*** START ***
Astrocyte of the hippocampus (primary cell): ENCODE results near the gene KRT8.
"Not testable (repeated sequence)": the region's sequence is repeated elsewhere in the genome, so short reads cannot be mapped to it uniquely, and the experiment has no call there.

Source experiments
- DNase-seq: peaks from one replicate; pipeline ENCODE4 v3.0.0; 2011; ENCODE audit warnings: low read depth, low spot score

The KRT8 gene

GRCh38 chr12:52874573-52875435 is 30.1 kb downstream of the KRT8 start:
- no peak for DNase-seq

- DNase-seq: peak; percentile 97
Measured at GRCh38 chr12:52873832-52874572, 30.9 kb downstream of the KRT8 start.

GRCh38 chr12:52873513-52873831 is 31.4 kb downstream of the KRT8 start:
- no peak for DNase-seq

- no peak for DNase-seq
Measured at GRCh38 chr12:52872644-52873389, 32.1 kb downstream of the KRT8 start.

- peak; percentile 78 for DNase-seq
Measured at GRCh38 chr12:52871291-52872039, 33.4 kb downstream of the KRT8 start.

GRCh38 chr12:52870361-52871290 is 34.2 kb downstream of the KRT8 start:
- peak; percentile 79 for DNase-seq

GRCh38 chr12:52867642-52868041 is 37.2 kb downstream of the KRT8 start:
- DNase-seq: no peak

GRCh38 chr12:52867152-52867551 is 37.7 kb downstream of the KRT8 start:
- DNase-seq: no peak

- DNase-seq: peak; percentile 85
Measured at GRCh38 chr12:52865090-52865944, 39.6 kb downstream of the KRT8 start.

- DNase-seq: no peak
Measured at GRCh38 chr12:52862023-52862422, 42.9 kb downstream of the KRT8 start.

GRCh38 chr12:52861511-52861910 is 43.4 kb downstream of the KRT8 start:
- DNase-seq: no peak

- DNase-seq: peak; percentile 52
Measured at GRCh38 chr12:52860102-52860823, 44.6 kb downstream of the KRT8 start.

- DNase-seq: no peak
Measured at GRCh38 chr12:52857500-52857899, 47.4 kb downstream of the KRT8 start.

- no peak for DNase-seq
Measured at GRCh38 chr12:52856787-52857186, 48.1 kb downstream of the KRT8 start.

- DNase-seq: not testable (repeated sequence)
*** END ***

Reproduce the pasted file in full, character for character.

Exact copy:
Astrocyte of the hippocampus (primary cell): ENCODE results near the gene KRT8.
"Not testable (repeated sequence)": the region's sequence is repeated elsewhere in the genome, so short reads cannot be mapped to it uniquely, and the experiment has no call there.

Source experiments
- DNase-seq: peaks from one replicate; pipeline ENCODE4 v3.0.0; 2011; ENCODE audit warnings: low read depth, low spot score

The KRT8 gene

GRCh38 chr12:52874573-52875435 is 30.1 kb downstream of the KRT8 start:
- no peak for DNase-seq

- DNase-seq: peak; percentile 97
Measured at GRCh38 chr12:52873832-52874572, 30.9 kb downstream of the KRT8 start.

GRCh38 chr12:52873513-52873831 is 31.4 kb downstream of the KRT8 start:
- no peak for DNase-seq

- no peak for DNase-seq
Measured at GRCh38 chr12:52872644-52873389, 32.1 kb downstream of the KRT8 start.

- peak; percentile 78 for DNase-seq
Measured at GRCh38 chr12:52871291-52872039, 33.4 kb downstream of the KRT8 start.

GRCh38 chr12:52870361-52871290 is 34.2 kb downstream of the KRT8 start:
- peak; percentile 79 for DNase-seq

GRCh38 chr12:52867642-52868041 is 37.2 kb downstream of the KRT8 start:
- DNase-seq: no peak

GRCh38 chr12:52867152-52867551 is 37.7 kb downstream of the KRT8 start:
- DNase-seq: no peak

- DNase-seq: peak; percentile 85
Measured at GRCh38 chr12:52865090-52865944, 39.6 kb downstream of the KRT8 start.

- DNase-seq: no peak
Measured at GRCh38 chr12:52862023-52862422, 42.9 kb downstream of the KRT8 start.

GRCh38 chr12:52861511-52861910 is 43.4 kb downstream of the KRT8 start:
- DNase-seq: no peak

- DNase-seq: peak; percentile 52
Measured at GRCh38 chr12:52860102-52860823, 44.6 kb downstream of the KRT8 start.

- DNase-seq: no peak
Measured at GRCh38 chr12:52857500-52857899, 47.4 kb downstream of the KRT8 start.

- no peak for DNase-seq
Measured at GRCh38 chr12:52856787-52857186, 48.1 kb downstream of the KRT8 start.

- DNase-seq: not testable (repeated sequence)